Trip to River Market Books in Little Rock

I love indie bookstores. Love them. So it still surprises me that I haven’t yet been on the hunt for some good ones here in Little Rock. I think I love used books the most. They have been passed from hand to hand and loved well. The edges of the pages are browning with the oil from fingertips (and maybe spit) and every magical once-in-awhile there is a little notation scribbled on a page from someone who thought long and hard about what the author had to say. So since I’ve had a bit of a slow week, I decided to head downtown and visit River Market Books in downtown Little Rock.

But let me say first… I picked a bad day to go downtown because I discovered, once I landed upon Rivermarket Drive, that tomorrow would be the beginning of River Fest. The roads were crammed with cars and traffic was miserable. It was also a ponytail day. I wasn’t expecting that heat. Stupid weather app.

I drove through several free public parking lots, not able to find a single place to park my car and finally found a parking meter spot a few blocks away from the River.


It was relatively calm where I parked. Most of the riffraff was concentrated closer to the River Market. So I enjoyed the beautiful walk and discovered some cute places on the way that I didn’t know existed, like Strattor’s Market.


This quaint little place has some fun European delicacies, cheeses, and pastries as well as a small selection of local produce and a huge collection of fine wines. Unfortunately, they were re-doing something in the deli so the meal and coffee portion of the store was temporarily closed.


Strattor’s Market in Little Rock houses European foods, local produce and a great collection of wines and cheese.

Of course, it wouldn’t be the Rivermarket District if there wasn’t a cute yellow trolley to greet you as you patiently wait for it to turn so you could cross the street.


But let’s talk books now. Afterall, this is a Lifestyle and Literature blog. River Market Books ,which is a part of the Central Arkansas Library System , smells like all used bookstores should. Like ancient paper, dust, and the roaming eyes of a thousand men and women. Or something like that. It just smells old but not in a bad way. And that is totally what you should expect from a used bookstore.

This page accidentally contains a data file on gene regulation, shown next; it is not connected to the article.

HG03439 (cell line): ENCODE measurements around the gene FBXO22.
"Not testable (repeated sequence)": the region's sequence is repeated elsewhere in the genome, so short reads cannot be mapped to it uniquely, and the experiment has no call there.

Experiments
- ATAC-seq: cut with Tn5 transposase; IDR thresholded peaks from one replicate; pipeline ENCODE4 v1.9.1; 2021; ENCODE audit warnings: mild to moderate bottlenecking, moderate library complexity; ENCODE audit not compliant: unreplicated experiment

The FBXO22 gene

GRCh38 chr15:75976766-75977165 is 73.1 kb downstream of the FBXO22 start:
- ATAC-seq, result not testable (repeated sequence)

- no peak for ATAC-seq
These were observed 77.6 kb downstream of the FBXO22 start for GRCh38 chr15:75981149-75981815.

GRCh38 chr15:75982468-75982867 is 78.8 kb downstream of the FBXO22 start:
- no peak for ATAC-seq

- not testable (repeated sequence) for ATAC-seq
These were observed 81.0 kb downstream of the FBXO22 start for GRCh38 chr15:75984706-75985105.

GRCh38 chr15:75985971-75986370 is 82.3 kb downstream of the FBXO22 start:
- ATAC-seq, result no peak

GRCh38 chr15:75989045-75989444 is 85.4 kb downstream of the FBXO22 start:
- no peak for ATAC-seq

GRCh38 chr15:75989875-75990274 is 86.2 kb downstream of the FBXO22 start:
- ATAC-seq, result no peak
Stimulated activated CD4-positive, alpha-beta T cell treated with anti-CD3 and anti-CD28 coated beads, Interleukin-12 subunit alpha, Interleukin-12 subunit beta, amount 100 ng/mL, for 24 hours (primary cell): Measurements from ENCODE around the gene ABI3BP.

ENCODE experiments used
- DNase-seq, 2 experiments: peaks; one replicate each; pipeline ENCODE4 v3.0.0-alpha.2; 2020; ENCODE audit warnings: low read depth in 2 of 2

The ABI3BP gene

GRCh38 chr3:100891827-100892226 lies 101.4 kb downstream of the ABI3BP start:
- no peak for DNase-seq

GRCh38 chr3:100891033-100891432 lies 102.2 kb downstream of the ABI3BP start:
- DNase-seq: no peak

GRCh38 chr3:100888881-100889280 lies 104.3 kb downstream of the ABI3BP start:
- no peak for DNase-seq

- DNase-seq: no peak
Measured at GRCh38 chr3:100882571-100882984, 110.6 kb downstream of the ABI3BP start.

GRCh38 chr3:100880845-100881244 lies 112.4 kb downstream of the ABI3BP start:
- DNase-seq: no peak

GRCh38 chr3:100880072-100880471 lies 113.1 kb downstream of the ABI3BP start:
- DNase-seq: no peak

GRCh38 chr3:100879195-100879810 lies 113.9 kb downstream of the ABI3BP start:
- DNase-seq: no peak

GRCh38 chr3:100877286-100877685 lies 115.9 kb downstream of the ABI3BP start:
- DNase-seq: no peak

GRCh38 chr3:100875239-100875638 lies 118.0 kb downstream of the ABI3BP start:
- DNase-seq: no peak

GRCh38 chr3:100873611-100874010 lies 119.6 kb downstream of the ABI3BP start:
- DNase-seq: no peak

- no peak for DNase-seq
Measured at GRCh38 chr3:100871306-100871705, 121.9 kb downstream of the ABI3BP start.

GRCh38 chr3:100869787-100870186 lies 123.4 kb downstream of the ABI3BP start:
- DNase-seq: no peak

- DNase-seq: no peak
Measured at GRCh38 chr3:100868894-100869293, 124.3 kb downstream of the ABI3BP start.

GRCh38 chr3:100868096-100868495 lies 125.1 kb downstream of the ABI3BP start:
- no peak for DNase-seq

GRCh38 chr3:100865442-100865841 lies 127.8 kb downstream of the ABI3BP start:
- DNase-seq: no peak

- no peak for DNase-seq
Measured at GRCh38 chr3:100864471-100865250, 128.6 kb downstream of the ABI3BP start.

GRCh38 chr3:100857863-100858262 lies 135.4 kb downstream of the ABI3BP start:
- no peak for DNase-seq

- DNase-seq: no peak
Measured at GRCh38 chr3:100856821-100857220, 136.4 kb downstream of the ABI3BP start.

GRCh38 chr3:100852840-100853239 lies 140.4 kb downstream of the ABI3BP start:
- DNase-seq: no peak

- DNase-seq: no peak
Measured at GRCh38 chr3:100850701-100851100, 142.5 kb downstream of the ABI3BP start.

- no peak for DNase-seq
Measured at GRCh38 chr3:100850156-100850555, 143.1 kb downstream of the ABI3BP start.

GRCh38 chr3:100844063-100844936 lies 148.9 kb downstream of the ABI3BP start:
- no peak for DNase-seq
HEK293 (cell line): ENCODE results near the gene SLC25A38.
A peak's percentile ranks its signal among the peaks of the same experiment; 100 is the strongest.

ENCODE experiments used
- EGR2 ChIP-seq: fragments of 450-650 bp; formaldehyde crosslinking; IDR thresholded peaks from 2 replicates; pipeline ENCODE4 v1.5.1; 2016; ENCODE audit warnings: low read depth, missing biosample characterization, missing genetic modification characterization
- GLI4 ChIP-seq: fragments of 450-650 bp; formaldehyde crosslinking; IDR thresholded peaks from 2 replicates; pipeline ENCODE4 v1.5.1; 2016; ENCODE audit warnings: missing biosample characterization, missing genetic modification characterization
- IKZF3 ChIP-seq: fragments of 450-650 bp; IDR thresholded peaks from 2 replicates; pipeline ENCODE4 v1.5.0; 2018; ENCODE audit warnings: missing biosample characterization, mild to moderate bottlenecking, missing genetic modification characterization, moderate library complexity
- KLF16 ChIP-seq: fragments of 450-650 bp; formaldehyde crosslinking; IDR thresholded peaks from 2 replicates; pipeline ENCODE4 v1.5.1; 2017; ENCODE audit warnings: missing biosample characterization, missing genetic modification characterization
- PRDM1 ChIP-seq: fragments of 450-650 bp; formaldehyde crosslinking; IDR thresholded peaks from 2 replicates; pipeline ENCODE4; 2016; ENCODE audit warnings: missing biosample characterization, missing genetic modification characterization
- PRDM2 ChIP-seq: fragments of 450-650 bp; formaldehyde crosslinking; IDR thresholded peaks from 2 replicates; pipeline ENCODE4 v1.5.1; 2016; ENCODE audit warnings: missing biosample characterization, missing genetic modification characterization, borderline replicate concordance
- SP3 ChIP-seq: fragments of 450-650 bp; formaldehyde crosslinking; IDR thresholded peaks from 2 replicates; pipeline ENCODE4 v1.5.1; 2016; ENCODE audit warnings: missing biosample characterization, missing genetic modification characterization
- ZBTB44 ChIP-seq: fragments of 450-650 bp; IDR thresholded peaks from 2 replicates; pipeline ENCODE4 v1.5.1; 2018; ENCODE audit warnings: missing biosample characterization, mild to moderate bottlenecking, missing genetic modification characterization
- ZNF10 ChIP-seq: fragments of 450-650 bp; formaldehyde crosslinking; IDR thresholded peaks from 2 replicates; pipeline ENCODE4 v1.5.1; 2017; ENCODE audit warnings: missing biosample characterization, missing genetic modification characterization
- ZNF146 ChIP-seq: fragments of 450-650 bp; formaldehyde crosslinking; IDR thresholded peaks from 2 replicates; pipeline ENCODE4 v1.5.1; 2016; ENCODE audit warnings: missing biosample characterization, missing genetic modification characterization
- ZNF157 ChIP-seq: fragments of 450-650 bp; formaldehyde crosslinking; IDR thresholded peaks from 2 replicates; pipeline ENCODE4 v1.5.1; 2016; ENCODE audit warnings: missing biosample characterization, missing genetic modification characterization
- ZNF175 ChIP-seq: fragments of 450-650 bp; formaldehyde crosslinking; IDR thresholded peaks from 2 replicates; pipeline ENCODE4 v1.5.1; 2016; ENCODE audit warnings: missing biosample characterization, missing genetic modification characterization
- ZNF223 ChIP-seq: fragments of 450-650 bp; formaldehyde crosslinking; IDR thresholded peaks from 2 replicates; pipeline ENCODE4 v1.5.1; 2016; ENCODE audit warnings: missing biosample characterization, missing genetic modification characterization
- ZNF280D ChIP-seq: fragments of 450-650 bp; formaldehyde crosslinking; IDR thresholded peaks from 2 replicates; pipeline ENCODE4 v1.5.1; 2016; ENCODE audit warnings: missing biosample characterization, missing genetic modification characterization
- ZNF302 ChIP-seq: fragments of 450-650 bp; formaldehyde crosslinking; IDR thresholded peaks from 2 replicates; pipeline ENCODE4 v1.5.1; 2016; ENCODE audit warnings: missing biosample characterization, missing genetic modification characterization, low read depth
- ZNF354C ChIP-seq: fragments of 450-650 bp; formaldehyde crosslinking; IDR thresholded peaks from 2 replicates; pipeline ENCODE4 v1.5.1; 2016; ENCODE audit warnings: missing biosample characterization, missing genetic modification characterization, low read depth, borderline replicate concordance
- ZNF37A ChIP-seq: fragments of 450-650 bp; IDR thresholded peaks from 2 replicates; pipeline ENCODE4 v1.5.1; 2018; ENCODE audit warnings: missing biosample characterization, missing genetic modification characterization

Charming, isn’t it? So charming!! It seems like every bookstore I enter has a shelf with employee book suggestions and cleverly handwritten cards in front of each one. At River Market Books, however, the “staff picks” shelf had a more rustic appeal. This little cart graced the front entrance and added to the ambiance of the place.


I have to say, though, as cute as this place was, I didn’t find much of a selection there, though I did almost swipe Annie Dillard’s For the Time BeingI read one of Dillard’s essays last semester. That woman sure can write a beautiful sentence. I could learn something from her. And oh yeah, I did. Annie won the Pulitzer Prize for Pilgrim at Tinker Creek and her book, The Writing Life  is a must-have for any fiction or non-fiction writers. Oh. And there were comic books. One of them was titled Lois Lane. If I were ever going to read a comic book, which I never have, it would be that one.


On the second floor was a meeting room for book clubs and knitting clubs and whatever else might go on in a bookstore owned by a library.


I think it’s places like this that remind me that bookstores are still important. Yes, we’re going to still buy online. Small businesses are also found online. That is how people are making a living, now. But independent bookstores still serve a purpose. They are a place for community, a place to learn something new, a place to find pathways to escape and adventure. Find your nearest used bookstore and go support them, as well.